BBC news reporter Fergal Keane is set to open up on how he copes with post-traumatic stress disorder (PTSD) after working in war zones in a documentary on Monday night.
Fergal Keane: Living with PTSD sees the familiar journalist give a glimpse at what it is like to report on some of the most distressing and traumatic news stories.
His career has seen him tell stories from conflicts in Belfast, Iraq, Afghanistan and Ukraine, but several years ago he publicly announced that he would not report from any more war zones because of the effect on his mental health and his family.
Admitting he had struggled with whether to leave Kyiv when it became clear that war was about to break out, Keane told the BBC he had decided to compromise by reporting from the relatively safer Lviv instead — something his friends still found difficult to understand.
He said: "It was during the making of my BBC documentary on PTSD that I began to seriously consider the addictive nature of war reporting in my own case.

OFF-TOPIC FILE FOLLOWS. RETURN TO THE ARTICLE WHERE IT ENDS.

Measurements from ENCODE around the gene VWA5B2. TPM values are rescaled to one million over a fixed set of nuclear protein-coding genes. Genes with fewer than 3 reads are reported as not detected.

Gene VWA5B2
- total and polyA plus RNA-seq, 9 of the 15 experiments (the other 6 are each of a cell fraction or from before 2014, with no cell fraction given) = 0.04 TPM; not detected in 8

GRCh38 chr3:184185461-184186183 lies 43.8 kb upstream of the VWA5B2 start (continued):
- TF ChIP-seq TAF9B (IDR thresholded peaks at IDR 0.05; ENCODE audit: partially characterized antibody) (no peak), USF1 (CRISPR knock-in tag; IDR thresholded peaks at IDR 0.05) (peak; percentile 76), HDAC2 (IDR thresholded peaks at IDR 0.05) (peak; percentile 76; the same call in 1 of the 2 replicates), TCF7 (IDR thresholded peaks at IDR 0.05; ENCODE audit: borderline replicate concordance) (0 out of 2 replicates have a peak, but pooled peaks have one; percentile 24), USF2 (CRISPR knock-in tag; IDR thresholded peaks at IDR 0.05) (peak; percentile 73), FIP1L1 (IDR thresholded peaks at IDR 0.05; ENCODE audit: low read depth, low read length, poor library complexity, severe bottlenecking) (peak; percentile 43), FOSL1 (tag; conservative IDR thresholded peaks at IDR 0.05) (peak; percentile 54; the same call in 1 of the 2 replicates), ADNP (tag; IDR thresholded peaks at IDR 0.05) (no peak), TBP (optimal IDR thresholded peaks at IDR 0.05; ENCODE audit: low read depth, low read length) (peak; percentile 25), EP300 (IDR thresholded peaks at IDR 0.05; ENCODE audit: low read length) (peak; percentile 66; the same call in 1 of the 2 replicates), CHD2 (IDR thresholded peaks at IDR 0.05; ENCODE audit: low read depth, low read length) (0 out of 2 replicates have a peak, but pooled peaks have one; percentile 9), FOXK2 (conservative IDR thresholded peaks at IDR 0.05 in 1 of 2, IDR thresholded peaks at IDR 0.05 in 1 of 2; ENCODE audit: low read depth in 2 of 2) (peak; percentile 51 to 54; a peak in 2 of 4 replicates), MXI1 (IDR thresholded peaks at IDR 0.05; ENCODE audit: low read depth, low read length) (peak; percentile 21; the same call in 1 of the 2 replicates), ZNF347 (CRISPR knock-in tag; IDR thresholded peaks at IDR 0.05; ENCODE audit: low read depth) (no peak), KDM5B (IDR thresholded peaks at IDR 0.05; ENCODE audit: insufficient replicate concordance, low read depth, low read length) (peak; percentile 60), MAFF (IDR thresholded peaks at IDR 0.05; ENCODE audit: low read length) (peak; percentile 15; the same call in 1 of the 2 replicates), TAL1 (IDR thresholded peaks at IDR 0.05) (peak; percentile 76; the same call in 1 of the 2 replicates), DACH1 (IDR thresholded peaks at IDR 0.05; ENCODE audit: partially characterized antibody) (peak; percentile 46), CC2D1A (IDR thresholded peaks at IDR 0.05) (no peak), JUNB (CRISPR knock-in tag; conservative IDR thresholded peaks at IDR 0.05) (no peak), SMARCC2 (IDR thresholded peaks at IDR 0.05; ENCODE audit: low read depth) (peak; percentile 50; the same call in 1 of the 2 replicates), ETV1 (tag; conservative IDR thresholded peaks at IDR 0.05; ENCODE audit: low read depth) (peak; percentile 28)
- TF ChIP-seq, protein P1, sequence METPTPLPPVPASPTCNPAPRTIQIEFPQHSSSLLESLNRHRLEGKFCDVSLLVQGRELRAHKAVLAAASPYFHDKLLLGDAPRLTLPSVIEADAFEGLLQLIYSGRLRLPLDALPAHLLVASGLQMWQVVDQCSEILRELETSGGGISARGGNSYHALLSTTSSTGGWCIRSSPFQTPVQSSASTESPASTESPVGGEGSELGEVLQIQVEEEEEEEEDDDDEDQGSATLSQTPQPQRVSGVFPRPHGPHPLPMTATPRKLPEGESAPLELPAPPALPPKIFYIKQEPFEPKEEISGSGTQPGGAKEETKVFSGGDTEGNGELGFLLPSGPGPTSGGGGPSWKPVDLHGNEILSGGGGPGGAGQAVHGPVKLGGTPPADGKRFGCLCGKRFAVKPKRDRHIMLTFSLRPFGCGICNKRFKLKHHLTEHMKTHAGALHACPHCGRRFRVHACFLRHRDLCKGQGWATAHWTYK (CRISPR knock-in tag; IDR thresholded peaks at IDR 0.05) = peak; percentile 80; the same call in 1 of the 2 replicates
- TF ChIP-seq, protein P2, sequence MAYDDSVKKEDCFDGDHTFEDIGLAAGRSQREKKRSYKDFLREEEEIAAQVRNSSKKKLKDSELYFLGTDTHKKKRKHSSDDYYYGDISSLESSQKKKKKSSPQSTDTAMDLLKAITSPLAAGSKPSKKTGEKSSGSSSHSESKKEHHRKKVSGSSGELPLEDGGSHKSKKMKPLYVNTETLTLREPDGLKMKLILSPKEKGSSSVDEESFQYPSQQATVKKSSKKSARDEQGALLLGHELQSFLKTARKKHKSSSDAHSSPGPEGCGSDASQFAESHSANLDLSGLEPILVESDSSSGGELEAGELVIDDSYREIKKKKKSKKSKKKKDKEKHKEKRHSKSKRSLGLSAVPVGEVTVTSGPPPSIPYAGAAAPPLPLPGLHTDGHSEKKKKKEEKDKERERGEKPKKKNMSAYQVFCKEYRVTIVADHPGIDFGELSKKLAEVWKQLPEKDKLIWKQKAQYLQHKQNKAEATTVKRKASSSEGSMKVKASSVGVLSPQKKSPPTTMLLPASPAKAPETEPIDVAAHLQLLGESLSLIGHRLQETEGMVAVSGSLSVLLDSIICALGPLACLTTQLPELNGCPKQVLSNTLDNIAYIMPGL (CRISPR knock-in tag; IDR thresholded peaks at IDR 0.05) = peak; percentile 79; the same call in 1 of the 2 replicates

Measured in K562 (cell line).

"Yes, I was a journalist with a deep curiosity about the world and particularly how human beings behave in extreme situations.
"History and how it plays out in modern conflicts is also a passion of mine, and I have always felt that the work of witness is central to upholding human rights."
Keane, who has reported on conflict for 30 years, added: "But there was a less healthy aspect to my choice of work.
"War repeated the nervous stress, and the powerful compulsion to prove I could survive, that I had experienced as a child growing up in a home fractured by the effects of my dad's alcoholism.
"In war zones I could prove I was no longer a scared child. I had a voice."
Monday night's BBC Two documentary sees Keane detail some of the most horrifying parts of his career that lead to him choosing not to report from wars any more and includes his recollections of how his childhood played into the problem.
He'll also meet other PTSD survivors and visit support groups to learn more about the condition.
Fergal Keane: Living with PTSD airs tonight (9 May) at 9pm on BBC Two.
Watch: Prince Charles hails BBC's 'impartiality' on visit